It’s totally different for me. My childhood by many standards wasn’t great. But I do feel parenting as a whole is changing. As a generation we are much more child focused than our parents generation. There are more places to take children, more childrens TV, more childrens clothes being sold and it's now a case of the parents will actively plan their lives around their kids opposed to their kids fitting into their lives. This is a catch 22 situation. I am guilty of it myself, every weekend I plan something for my partner and Isla (my daughter) to do and it's always based on kids activities. I can’t remember the last time I planned a day out for myself and either had Isla come with me or found her childcare. This is amazing for the child and making memories but parents are certainly too hard on themselves these days, being a little selfish is okay - thats something i'm working on right now.


5.What was the hardest moment in this journey, as a family, to overcome? 

Balance. Finding our roles when it went from a couple to a family unit was hard at first. Knowing how we all ‘fit’ in was difficult. For example, I breastfed Isla exclusively so at first I was the only one who could do night feeds. This was confusing for Rob (my partner) and I, he felt he wasn't helping and should be doing more and I felt pretty lonely at night. However we soon found our rhythm and in the morning Rob would take over with looking after Isla and let me sleep for a bit only bringing her for feeds if she needed them. Finding our roles and which roles work was the hardest part for us. Plus its constantly changing so keeping that adaptability is always been tested.


6. What annoys you the most about Parenting?

I wouldn't say it annoys me but not being able to commit to other relationships in full is very frustrating. I’ve missed a lot of friends birthdays or days out as Isla needed me or I was exhausted. It's also hard not spending one on one time with Rob more or when we do it's hard not to discuss children. Never getting time to be ‘you’ can be frustrating too, I used to do a lot of craft work pre Isla, now I don’t find the time or have the energy most days. But I know this won’t last forever. It's just the baby and toddler stage. (I hope)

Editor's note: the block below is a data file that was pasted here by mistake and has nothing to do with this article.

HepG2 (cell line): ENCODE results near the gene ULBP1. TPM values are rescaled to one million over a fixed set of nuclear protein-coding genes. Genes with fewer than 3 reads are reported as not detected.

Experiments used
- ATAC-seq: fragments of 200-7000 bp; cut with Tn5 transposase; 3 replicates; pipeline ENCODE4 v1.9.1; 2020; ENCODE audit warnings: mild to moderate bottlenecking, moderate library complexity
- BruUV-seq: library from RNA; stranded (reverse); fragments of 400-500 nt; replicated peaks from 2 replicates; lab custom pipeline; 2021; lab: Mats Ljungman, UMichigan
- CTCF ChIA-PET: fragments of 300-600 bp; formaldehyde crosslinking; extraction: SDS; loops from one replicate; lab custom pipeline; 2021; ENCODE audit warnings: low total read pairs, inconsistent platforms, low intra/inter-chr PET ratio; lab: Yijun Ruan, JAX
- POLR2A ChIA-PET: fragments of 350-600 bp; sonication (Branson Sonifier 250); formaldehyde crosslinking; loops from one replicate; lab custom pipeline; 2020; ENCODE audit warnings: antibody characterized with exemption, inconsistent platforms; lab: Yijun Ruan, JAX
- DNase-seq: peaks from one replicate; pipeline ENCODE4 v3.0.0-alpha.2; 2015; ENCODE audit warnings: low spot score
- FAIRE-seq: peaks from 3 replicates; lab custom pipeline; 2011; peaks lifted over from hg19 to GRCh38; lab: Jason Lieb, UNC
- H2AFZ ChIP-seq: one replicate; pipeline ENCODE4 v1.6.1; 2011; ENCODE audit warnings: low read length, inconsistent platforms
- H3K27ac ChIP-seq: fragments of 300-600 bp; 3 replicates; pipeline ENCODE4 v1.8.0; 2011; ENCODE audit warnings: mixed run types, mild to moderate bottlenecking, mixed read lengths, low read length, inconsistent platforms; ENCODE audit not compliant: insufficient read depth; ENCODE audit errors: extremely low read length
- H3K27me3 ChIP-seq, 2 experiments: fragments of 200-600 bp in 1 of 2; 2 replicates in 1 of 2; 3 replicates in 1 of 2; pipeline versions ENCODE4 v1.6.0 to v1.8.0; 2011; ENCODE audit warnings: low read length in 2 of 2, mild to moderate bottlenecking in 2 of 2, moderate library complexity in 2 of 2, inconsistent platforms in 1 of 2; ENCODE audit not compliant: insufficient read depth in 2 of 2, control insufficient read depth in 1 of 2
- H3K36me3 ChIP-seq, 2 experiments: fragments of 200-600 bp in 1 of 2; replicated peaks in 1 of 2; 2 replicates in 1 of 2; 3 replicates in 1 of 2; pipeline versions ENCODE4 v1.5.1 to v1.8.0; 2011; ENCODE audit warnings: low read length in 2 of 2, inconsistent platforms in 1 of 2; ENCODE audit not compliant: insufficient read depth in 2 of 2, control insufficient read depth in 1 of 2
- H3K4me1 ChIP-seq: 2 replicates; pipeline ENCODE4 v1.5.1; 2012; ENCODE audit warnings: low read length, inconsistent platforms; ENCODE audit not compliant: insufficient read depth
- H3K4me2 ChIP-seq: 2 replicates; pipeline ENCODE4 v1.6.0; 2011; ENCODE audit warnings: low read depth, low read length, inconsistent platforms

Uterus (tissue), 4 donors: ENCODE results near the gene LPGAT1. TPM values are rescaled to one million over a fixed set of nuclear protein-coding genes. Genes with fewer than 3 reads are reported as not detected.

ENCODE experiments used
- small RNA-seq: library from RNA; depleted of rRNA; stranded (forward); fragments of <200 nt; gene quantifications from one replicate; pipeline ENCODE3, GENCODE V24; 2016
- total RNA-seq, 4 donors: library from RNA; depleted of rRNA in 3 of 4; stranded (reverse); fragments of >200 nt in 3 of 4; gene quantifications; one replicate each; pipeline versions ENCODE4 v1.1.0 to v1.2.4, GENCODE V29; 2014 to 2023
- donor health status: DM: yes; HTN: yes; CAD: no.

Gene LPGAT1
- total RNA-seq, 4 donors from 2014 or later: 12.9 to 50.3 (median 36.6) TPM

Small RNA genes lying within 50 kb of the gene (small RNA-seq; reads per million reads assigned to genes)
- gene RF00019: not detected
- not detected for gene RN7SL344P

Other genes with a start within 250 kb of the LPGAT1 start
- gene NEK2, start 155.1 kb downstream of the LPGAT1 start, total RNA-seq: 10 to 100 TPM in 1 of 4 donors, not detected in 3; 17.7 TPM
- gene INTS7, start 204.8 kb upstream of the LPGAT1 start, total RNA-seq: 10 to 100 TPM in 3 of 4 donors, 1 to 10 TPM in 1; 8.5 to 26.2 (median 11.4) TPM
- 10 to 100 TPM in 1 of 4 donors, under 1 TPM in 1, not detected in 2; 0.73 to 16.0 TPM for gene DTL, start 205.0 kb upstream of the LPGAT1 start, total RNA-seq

7. Now is your chance to embarrass your kid – tell me an embarrassing story!

Isla is a toddler meaning she is gross and curious, but mainly gross. Daddy was on duty this day (meaning I am not to blame) and they were in the kitchen together. Our kitchen had a back door we used a lot to access the garden and at the time Isla was crawling. Our house is and always has been impeccably clean as I am terrible for over the top cleaning. But this day Rob had quickly ran to put the bin outside, came back in and went to do the dishes. Meanwhile Isla is crawling around playing. Daddy then hears “MMMM” very loud which meant at the time she was about to eat, followed by a slurping sound. Daddy then turns around rapidly to see Isla eating a slug like spaghetti and she LOVED it. Rob had to go into her mouth fish it out and wash her mouth out before she swallowed it! It was a bit dramatic apparently but yea - kids are gross.